Education, Politics

Public Education Takes Center Stage in Atlanta Mayoral Race

Atlanta mayoral candidates Keisha Lance Bottoms and Mary Norwood talked about education in Atlanta during a debate on Friday.
Atlanta mayoral candidates Keisha Lance Bottoms and Mary Norwood talked about education in Atlanta during a debate on Friday.
Credit Kaitlin Kolarik, Al Such / WABE

For the first time ever, public education took center stage in Atlanta’s mayoral election. Runoff candidates Mary Norwood and Keisha Lance Bottoms took part Friday in a debate ranging from early childhood education all the way up to college.

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The event was hosted by the Georgia Early Education Alliance for Ready Students (GEEARS), Learn4Life, the Community Foundation for Greater Atlanta, the Metro Atlanta Chamber of Commerce, the Center for Working Families and the United Way of Greater Atlanta.

Norwood and Bottoms answered questions from three panelists about different areas of education.

GEEARS board chairperson Stephanie Blank asked the candidates if they would allocate city money to expand early education programs. Both said yes.

Norwood said it’s a matter of equity.

“We know the importance of all children getting early childhood before they hit kindergarten so they have a level playing field,” she said.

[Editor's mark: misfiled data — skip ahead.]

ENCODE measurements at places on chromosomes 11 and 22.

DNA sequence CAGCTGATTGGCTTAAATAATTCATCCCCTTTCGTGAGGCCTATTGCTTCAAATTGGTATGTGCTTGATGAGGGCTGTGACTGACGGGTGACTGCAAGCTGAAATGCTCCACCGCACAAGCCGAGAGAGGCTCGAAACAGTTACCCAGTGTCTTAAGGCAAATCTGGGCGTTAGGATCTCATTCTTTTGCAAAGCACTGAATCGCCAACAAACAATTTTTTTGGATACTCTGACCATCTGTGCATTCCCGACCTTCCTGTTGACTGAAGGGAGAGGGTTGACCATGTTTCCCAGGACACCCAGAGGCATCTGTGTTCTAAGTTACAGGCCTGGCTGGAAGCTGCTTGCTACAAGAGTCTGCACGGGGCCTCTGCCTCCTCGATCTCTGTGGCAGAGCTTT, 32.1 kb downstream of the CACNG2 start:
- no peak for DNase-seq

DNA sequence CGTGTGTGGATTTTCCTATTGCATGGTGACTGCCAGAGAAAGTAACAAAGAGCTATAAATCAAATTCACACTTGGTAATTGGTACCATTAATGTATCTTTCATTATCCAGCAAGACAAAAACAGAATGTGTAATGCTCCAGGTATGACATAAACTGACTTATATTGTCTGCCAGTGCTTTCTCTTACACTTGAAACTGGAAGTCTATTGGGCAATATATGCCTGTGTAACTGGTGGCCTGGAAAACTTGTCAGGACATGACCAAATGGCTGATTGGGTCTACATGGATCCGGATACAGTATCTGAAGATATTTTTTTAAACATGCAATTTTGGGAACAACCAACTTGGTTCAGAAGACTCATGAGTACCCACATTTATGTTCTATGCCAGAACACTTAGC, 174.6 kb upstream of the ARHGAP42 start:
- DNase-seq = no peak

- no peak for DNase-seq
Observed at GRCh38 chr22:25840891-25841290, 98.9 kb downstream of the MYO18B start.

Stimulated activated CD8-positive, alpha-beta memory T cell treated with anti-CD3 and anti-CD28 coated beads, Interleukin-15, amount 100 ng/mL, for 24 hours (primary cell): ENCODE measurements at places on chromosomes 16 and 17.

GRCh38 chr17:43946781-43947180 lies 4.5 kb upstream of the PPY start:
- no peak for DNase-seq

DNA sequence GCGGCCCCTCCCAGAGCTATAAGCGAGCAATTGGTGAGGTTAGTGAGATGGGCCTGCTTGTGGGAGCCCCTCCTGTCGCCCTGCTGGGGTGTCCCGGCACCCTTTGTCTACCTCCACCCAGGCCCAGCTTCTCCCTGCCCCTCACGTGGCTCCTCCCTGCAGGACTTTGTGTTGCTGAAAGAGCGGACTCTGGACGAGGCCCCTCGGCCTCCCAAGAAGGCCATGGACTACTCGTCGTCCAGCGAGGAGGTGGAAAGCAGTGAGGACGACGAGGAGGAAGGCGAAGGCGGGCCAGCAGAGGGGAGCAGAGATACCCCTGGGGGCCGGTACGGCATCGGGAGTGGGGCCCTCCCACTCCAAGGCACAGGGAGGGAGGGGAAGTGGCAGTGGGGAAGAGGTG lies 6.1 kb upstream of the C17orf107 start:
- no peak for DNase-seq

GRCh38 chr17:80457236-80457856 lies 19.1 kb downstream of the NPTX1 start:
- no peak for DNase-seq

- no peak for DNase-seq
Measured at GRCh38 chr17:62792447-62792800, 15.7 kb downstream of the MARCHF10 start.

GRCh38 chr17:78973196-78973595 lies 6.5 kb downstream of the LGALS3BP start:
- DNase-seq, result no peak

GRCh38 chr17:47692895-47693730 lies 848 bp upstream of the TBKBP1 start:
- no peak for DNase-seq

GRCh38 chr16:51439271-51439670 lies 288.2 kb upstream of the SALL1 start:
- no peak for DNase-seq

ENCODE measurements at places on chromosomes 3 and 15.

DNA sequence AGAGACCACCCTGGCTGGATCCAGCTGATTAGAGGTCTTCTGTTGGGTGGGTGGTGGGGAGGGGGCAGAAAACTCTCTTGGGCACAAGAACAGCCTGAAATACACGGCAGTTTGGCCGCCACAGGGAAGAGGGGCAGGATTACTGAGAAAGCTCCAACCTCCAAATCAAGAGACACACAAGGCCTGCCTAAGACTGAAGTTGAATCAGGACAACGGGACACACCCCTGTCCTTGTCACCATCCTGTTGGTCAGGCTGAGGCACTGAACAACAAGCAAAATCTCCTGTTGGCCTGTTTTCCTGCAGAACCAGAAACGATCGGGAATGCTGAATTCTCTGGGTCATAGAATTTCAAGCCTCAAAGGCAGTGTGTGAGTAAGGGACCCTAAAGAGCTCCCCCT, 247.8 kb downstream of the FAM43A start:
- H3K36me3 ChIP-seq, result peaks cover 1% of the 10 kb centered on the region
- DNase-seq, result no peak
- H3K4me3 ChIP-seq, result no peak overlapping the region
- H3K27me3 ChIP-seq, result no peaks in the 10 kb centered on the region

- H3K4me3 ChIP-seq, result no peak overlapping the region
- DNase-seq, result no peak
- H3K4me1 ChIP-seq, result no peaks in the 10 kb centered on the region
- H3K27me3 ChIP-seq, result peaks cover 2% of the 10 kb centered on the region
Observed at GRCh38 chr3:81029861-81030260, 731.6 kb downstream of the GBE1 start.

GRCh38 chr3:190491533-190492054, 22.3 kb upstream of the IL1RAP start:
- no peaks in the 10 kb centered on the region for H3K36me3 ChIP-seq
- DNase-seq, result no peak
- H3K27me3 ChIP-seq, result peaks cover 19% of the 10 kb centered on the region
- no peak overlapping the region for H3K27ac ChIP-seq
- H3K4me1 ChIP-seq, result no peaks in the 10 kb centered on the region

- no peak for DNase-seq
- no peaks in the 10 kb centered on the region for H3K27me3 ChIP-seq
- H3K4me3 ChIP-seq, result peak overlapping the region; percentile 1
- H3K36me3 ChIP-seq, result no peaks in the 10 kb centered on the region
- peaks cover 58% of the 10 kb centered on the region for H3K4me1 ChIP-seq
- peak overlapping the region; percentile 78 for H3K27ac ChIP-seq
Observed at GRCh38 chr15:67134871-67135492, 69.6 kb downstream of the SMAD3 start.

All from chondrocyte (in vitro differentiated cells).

Bottoms agreed, and said the hefty price tag that often accompanies early education is worth it.

“I think it’s our responsibility, and even if the case has to be made that, from a city perspective, we pay on the front end or we pay on the back end,” Bottoms said. “We know the crime rate is often impacted by education opportunities.”

The candidates agreed on most issues, but notably disagreed on one.

When asked by Atlanta Public Schools Superintendent Meria Carstarphen whether the school district should automatically be included in the city’s annexation process, Norwood said, “Yes.”

“We cannot have our city divided into those citizens who are part of our school system, and those citizens who are not,” Norwood said. “Our school system does not thrive unless everyone’s a part of it.”

Bottoms said each situation is different, and communities should have their say in the process.

“While APS is making strides, and I applaud those strides, we are not there in each and every community, Bottoms said. “I think it’s a community-by-community assessment.”

At the end of the school pipeline, when students start entering the workforce, the candidates agreed Atlanta needs to do more to engage its youth.

Morehouse Interim President Harold L. Martin, Jr. asked each candidate how she would achieve that, if elected.

Norwood said the city could include jobs for young people in its contracts with vendors.

“Why aren’t we saying that every single one of those contracts would have two, three, five, 10, I don’t know what the number is, but young people engaged?” Norwood said.

Bottoms said city leaders need to set a higher bar for young people.

“The best thing we can do to re-engage our youth is to set a level of expectation, and then provide them with the tools to get there,” she said.

The mayor has no control over the Atlanta Public Schools. However, both Norwood and Bottoms said, if elected, they’d return property deeds to the school board that the city still holds.

A note of disclosure: The Atlanta Board of Education holds WABE’s broadcast license.